Schools are being asked to teach pupils more about death to help them cope with the loss of a family member.
Teachers are often at a loss about what to say
A child is bereaved of a parent every 30 minutes in Britain, leaving 70% of schools to deal with related problems at any time. One in three loses a sibling during childhood.
But the National Children's Bureau says teachers are often afraid of "saying the wrong thing".
It is calling for issues surrounding death to become part of science and religious studies lessons.
The NCB's director of children's development, Gill Frances, has written a book of advice to send to schools.
It recommends ignoring euphemisms, such as "passed away" and "sleeping", for fear pupils will think family members are going to return.
Ms Frances said science lessons could discuss death in terms of the lifecycle of the natural world.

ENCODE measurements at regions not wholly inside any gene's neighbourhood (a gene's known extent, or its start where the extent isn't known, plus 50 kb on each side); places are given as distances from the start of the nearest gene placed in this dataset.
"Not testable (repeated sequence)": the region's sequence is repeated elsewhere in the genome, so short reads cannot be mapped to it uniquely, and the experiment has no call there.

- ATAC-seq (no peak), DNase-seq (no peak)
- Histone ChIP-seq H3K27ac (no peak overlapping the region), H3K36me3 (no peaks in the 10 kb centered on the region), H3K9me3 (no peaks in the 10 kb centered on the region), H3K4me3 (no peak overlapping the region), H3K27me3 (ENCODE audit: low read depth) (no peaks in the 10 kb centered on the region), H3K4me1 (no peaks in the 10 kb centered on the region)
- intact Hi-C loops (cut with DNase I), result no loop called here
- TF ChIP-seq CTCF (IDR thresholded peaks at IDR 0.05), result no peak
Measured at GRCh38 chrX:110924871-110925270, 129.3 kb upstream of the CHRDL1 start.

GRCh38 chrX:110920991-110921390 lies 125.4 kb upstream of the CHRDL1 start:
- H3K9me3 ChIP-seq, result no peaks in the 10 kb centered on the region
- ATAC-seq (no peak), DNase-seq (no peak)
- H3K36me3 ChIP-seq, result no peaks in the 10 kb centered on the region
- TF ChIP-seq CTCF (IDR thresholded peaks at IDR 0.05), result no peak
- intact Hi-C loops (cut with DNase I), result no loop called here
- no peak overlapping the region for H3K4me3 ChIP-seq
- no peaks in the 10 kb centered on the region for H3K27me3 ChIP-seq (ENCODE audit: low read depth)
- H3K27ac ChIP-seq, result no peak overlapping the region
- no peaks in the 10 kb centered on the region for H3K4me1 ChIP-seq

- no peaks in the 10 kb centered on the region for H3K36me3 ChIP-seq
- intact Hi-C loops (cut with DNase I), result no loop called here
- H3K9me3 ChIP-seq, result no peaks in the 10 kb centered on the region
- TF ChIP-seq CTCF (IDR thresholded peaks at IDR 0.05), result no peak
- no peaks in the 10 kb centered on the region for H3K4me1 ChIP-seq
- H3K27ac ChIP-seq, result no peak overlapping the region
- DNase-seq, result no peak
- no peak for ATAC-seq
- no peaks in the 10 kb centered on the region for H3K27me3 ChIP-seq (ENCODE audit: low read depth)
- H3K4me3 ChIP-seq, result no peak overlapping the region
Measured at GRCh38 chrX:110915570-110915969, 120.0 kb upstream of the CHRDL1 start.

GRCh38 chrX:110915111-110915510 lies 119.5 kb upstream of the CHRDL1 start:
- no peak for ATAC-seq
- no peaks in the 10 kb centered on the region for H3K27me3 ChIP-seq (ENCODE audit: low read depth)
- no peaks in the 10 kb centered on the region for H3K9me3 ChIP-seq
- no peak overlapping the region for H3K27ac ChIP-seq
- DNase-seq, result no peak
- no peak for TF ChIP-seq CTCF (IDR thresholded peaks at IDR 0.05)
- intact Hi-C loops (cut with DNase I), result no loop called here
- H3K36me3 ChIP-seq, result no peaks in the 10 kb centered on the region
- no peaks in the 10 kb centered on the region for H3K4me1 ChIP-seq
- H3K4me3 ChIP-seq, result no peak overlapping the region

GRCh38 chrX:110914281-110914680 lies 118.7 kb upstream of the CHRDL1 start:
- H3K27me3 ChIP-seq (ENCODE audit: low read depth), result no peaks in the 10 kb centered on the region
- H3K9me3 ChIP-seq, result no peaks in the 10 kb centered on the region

Religious education could look at cultural traditions surrounding it, like funerals and mourning.
Some schools, Ms Frances said, had been guilty of insensitivity when dealing with bereavement.
In the booklet, Childhood Bereavement: Developing the Curriculum and Pastoral Support, she quotes one bereaved boy as saying his teacher "wouldn't let me make a Father's Day card".
"It wasn't fair. I do have a father; I just can't see him."
Ms Frances said: "Many teachers want to help, but feel anxious about supporting bereaved children in their care and are afraid of saying the wrong thing.
"In turn, sometimes children and young people want to talk openly about their loss, but find that those around them avoid the issue.
"There is no one-size-fits-all solution. You have to adjust your approach to different children."
The guide contains practical guides for schools dealing with bereaved pupils.
It advises contacting the family before he or she comes back to school.
Pupils should also be encouraged to express their feelings through artistic outlets such as drawing and poetry.
Ms Frances said: "A lot of primary teachers keep animals in the classroom. Often they are hamsters, which don't live long.
"The children get upset when the animals die, but they learn to cope with it.
"We need to discuss death, rather than leaving the subject alone until it actually happens."
The guide, which will be sent to every local authority, was written on behalf of the Child Bereavement Network.